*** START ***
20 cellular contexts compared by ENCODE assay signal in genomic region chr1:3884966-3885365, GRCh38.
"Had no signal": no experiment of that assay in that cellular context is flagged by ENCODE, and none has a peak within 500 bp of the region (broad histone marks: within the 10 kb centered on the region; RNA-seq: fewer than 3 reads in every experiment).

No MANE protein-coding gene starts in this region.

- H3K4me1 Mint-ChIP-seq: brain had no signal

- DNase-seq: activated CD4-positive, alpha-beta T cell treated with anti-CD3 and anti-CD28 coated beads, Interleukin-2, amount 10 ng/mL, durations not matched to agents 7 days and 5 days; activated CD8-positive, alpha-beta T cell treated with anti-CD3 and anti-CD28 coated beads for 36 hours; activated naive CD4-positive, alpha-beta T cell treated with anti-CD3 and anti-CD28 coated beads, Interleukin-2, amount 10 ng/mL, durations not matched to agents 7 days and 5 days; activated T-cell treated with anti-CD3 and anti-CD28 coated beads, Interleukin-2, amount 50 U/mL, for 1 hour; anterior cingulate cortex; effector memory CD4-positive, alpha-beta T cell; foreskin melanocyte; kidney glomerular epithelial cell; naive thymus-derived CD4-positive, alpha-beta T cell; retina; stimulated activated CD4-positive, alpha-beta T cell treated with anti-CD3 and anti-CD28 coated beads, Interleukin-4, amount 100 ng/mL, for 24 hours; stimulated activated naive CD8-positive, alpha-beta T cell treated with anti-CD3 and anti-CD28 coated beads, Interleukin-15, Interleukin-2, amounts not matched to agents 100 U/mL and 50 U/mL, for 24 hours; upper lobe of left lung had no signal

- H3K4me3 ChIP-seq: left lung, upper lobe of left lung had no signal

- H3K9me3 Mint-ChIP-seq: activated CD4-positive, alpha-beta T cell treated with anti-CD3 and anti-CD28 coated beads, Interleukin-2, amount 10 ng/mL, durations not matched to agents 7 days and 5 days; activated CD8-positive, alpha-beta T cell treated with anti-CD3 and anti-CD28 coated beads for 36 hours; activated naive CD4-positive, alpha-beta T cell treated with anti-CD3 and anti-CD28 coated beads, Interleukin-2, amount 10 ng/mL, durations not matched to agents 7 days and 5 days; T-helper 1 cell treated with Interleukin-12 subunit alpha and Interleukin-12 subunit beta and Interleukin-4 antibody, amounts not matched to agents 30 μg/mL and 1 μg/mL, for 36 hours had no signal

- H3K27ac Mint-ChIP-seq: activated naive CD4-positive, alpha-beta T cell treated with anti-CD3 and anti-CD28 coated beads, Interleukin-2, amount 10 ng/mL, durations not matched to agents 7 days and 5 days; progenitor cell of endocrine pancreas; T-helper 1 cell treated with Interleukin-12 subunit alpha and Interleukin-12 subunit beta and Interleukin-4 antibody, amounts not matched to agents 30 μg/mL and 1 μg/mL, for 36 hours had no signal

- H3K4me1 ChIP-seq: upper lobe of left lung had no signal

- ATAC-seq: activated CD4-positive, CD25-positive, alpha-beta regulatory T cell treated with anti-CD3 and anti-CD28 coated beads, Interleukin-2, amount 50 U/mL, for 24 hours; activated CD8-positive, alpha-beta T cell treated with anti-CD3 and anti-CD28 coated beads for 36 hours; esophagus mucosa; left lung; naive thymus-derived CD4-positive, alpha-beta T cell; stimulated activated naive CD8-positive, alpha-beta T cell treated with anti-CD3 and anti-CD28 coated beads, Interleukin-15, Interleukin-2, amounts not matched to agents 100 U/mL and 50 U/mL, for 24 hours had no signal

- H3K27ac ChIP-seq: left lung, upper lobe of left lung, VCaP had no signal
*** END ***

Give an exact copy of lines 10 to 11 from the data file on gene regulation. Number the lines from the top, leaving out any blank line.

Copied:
- ATAC-seq: activated CD4-positive, CD25-positive, alpha-beta regulatory T cell treated with anti-CD3 and anti-CD28 coated beads, Interleukin-2, amount 50 U/mL, for 24 hours; activated CD8-positive, alpha-beta T cell treated with anti-CD3 and anti-CD28 coated beads for 36 hours; esophagus mucosa; left lung; naive thymus-derived CD4-positive, alpha-beta T cell; stimulated activated naive CD8-positive, alpha-beta T cell treated with anti-CD3 and anti-CD28 coated beads, Interleukin-15, Interleukin-2, amounts not matched to agents 100 U/mL and 50 U/mL, for 24 hours had no signal

- H3K27ac ChIP-seq: left lung, upper lobe of left lung, VCaP had no signal